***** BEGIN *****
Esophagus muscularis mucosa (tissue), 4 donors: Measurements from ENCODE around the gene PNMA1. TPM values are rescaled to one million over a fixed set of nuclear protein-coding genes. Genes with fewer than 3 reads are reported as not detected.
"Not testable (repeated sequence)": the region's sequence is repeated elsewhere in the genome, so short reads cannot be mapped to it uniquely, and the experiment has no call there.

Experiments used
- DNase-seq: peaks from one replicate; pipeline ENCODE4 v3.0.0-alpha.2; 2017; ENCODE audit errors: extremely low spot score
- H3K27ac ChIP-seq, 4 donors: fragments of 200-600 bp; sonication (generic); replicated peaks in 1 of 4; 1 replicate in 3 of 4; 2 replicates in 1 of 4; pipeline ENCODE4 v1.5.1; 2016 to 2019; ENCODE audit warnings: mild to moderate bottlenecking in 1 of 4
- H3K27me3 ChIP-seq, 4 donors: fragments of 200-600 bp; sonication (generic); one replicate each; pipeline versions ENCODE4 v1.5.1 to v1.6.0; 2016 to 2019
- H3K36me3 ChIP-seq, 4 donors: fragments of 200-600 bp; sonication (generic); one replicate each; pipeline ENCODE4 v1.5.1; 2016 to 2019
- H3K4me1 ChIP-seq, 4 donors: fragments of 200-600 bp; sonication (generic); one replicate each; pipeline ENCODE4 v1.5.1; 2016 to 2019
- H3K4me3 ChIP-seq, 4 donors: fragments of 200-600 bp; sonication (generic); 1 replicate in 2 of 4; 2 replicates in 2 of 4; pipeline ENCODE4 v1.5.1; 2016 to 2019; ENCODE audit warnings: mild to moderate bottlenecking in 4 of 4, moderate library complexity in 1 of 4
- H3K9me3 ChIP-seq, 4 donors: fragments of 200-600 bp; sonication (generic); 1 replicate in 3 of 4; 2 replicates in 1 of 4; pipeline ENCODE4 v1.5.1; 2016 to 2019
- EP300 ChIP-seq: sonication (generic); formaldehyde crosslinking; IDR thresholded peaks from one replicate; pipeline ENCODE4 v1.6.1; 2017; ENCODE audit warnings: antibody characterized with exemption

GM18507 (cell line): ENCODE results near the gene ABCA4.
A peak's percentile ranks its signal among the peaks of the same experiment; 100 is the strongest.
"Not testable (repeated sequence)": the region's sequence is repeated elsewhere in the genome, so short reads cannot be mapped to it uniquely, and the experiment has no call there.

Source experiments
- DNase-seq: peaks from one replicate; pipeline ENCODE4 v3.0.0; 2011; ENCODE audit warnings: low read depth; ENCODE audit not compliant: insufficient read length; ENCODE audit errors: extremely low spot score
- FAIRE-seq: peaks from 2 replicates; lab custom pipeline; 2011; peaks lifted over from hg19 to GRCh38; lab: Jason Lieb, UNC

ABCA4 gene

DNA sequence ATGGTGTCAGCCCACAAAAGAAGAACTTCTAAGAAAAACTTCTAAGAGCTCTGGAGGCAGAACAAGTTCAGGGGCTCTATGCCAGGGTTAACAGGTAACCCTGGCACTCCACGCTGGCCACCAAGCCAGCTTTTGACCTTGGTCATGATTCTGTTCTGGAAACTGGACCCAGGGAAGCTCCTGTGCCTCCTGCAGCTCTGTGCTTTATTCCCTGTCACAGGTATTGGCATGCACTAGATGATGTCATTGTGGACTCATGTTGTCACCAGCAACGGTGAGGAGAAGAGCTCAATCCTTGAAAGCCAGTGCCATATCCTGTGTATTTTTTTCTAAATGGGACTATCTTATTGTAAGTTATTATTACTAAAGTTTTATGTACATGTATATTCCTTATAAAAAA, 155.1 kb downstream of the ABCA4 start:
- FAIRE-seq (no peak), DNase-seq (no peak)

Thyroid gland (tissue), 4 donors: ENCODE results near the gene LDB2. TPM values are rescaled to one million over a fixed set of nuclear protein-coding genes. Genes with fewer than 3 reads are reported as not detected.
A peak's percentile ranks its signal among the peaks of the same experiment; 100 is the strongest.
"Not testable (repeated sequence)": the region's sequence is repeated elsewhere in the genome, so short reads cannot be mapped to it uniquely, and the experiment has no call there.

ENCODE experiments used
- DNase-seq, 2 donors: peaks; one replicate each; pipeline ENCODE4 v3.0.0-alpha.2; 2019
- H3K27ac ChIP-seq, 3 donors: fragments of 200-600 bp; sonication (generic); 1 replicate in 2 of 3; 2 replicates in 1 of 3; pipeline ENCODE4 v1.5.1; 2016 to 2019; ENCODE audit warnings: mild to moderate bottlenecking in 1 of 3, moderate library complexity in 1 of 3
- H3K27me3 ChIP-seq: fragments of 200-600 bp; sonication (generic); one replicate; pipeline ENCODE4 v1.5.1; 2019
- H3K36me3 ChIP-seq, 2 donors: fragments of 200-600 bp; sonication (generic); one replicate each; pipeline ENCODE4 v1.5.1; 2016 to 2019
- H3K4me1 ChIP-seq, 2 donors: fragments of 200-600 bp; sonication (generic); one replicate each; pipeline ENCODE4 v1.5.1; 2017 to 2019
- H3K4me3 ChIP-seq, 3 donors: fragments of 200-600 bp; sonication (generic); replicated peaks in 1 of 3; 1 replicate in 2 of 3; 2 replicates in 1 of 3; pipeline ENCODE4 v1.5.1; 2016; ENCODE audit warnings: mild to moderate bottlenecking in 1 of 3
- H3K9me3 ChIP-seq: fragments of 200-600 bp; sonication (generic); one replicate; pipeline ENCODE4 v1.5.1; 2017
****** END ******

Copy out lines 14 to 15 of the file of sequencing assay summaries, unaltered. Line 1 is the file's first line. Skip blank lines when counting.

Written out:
"Not testable (repeated sequence)": the region's sequence is repeated elsewhere in the genome, so short reads cannot be mapped to it uniquely, and the experiment has no call there.

Source experiments